Letter: Barkers is a special place for many people

Barkers has become this unexpected special place for me.

Stories on our timeline and in our local press all point to a changing landscape for Barkers. Future development not only seems inevitable, but unstoppable. Construction, a pier for boat landings and the removal of natural turtle-grass and all its inhabitants seem like part of the normal Cayman chatter. If it’s not perfect, we need to fix it or, it seems – move it!

So for a moment, I digress …

Friends, family and tourists have loved growing up with Calico Jack’s – volleyball events, New Year’s Eve celebrations and weekends hanging with friends – where locals and tourists mingle. This spot always seems busy and the location is already developed and easy to get to. So why the move? My opinion, for what it’s worth. It’s the clean and shiny and all that glitters … no wait, that ends with “… is not gold.” We can make everything precious, shiny and new. But you are just taking what is truly precious about Cayman out of the appeal.

Remember the old Holiday Inn and its atmosphere? Remember the times over the last year when locals and tourists came together at Hemingways? (Oh. I could go on.) Soon you will be saying the same thing about Royal Palms: “Do you remember?” Does anybody believe that tourists visit for a taste of Cayman? A little bit of rustic, Caribbean music and Caymankind? Or is that all to be totally lost? Yes, yes. I know we need to move forward … but oh, for some foresight.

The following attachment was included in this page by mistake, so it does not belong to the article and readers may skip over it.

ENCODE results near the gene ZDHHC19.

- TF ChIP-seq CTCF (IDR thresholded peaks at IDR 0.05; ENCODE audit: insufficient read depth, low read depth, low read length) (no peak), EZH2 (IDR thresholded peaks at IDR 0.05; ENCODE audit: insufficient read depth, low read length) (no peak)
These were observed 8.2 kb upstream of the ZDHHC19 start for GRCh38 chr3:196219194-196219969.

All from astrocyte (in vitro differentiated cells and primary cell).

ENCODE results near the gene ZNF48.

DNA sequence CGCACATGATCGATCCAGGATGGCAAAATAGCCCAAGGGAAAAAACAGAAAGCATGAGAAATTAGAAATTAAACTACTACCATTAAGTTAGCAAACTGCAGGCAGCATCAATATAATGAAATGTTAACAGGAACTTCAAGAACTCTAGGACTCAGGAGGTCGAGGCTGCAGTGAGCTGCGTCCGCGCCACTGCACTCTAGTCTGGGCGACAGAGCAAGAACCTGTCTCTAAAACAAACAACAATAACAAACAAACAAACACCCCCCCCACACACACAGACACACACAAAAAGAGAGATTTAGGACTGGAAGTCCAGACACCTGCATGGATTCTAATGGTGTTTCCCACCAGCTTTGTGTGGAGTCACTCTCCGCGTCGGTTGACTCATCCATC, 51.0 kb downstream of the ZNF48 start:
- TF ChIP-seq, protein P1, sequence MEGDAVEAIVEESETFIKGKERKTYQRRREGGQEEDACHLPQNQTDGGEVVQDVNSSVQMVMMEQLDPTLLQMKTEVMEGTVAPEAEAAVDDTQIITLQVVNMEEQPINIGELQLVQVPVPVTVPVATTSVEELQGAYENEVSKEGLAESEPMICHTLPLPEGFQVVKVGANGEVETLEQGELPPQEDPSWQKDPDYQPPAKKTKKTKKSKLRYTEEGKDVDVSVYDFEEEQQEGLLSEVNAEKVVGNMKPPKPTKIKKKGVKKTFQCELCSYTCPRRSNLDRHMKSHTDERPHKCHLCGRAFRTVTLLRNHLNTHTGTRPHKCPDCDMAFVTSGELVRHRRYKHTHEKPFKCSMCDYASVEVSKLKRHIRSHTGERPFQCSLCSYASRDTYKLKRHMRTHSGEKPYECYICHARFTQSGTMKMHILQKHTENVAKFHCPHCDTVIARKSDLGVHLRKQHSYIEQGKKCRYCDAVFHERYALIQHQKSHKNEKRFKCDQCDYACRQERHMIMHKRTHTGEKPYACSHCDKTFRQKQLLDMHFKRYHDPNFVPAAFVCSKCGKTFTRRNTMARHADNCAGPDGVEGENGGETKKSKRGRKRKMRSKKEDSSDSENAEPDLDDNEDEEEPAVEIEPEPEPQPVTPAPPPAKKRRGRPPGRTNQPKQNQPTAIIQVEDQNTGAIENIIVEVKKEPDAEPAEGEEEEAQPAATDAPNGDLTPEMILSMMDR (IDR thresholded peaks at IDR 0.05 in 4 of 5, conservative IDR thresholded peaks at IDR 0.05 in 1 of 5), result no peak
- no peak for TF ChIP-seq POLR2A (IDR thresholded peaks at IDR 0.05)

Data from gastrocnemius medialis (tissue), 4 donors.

So back to Barkers and my selfish thoughts. Right now, this peaceful piece of paradise offers tourists horse rides and dirt bike adventures. I see locals walking their dogs – we pass and the comments are, “This is my church.” I see people picking up trash for the good of their community, young families heading out in a kayak to swim in the clearer water beyond, a lone fisherman standing in the shallows. The kiteboarders have their neat spot, kept immaculately clean, where they gather to enjoy the breeze.

No music, no sun-loungers, some makeshift benches, the sand, the mangrove, the birds, the turtle-grass. I guess I want to hold on to a little bit of Cayman past. Call me sentimental, call me selfish. Or maybe, I am just getting old.

Nicola Agemian